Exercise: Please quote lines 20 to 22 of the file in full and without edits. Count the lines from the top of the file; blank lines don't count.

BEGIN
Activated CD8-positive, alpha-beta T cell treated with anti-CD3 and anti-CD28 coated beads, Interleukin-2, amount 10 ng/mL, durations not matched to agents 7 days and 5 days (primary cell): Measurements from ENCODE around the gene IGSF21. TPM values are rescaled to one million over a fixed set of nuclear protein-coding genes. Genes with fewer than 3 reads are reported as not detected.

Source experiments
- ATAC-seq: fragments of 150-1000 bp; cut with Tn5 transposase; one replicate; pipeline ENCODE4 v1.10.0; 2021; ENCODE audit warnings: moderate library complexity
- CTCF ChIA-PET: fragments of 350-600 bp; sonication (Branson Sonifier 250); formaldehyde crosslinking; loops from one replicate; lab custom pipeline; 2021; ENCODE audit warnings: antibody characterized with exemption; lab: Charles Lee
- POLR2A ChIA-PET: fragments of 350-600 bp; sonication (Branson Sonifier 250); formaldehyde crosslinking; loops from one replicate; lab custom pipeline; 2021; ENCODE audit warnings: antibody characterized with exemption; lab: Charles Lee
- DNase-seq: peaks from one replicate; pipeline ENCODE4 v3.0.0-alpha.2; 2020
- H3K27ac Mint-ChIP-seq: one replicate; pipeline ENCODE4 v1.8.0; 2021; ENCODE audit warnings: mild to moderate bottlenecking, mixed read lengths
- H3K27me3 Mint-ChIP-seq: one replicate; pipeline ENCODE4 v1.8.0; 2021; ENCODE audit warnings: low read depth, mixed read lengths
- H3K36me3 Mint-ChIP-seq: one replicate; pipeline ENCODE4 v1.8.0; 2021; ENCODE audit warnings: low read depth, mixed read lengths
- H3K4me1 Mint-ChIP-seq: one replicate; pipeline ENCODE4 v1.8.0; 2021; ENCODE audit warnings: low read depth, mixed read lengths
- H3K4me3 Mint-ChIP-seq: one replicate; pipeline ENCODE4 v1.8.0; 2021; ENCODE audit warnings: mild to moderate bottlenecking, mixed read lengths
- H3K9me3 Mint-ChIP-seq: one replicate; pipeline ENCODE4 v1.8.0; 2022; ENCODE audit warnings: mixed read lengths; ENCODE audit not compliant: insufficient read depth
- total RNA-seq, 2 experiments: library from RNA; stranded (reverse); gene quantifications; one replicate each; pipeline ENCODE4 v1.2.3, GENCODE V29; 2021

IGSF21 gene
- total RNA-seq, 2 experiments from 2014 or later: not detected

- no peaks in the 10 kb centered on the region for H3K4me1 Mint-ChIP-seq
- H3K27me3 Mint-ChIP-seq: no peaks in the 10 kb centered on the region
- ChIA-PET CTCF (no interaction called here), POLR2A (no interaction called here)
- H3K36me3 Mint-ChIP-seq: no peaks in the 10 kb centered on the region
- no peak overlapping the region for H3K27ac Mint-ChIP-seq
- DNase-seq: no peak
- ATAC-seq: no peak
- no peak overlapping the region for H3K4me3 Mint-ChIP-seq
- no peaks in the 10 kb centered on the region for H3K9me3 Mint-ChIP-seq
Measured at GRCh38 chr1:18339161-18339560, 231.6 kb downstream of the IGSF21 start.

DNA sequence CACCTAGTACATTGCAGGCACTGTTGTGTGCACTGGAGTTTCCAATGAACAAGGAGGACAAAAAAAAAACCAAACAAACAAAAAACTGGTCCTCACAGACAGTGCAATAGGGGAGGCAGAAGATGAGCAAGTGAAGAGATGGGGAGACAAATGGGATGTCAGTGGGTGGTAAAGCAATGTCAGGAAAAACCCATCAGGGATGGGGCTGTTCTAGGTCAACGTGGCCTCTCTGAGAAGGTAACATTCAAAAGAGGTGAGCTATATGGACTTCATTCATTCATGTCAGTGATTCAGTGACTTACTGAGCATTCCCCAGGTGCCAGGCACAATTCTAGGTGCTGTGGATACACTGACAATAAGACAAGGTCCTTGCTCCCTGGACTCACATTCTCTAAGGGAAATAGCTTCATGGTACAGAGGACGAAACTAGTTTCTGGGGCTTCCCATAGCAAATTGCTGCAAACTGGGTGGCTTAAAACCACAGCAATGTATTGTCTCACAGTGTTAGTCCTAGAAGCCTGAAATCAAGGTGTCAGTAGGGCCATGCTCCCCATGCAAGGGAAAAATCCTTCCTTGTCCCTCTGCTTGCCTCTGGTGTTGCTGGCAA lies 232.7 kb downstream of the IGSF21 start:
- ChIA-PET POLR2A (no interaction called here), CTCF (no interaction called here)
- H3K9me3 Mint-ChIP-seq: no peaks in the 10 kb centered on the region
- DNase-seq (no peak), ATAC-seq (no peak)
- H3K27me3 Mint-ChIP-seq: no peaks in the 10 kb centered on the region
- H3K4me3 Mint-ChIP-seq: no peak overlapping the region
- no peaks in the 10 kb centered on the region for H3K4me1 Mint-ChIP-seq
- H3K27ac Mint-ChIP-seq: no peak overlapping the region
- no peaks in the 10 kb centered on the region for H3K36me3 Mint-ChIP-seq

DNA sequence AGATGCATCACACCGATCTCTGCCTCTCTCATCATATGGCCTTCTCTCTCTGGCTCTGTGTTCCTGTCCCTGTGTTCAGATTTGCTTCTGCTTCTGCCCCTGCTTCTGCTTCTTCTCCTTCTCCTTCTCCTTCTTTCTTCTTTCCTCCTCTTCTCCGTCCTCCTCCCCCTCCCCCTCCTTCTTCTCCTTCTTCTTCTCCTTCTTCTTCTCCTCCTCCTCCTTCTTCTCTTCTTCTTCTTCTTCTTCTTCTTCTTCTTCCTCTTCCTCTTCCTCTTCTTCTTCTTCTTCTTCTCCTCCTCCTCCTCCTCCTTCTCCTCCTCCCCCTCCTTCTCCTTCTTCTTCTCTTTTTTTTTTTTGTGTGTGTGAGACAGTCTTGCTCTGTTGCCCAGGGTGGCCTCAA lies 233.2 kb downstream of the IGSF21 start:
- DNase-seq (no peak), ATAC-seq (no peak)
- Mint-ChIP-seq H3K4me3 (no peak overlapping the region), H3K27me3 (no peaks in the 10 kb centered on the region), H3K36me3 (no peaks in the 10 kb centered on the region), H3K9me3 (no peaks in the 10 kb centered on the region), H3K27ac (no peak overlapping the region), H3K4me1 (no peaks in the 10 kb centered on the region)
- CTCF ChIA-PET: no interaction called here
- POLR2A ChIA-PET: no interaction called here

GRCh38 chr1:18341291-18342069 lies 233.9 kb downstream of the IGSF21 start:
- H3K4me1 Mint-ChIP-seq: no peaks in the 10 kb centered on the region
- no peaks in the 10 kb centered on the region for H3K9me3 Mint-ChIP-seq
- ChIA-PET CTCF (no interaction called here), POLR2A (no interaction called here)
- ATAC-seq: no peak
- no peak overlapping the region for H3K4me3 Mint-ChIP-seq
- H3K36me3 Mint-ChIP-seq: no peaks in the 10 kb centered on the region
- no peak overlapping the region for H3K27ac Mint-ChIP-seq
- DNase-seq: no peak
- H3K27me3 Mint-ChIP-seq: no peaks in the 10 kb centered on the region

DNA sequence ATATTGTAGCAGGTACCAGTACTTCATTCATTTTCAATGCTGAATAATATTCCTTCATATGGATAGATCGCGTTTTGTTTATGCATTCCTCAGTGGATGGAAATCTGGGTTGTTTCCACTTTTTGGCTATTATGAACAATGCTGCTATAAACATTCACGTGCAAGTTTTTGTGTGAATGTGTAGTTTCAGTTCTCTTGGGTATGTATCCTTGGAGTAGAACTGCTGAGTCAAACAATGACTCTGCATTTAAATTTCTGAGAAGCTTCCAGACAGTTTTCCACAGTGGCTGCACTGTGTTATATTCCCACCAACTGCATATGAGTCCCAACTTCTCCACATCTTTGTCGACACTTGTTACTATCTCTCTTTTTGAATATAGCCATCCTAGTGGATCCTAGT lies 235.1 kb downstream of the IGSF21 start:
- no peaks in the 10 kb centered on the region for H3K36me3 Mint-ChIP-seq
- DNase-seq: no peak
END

- no peak overlapping the region for H3K27ac Mint-ChIP-seq
- DNase-seq: no peak
- ATAC-seq: no peak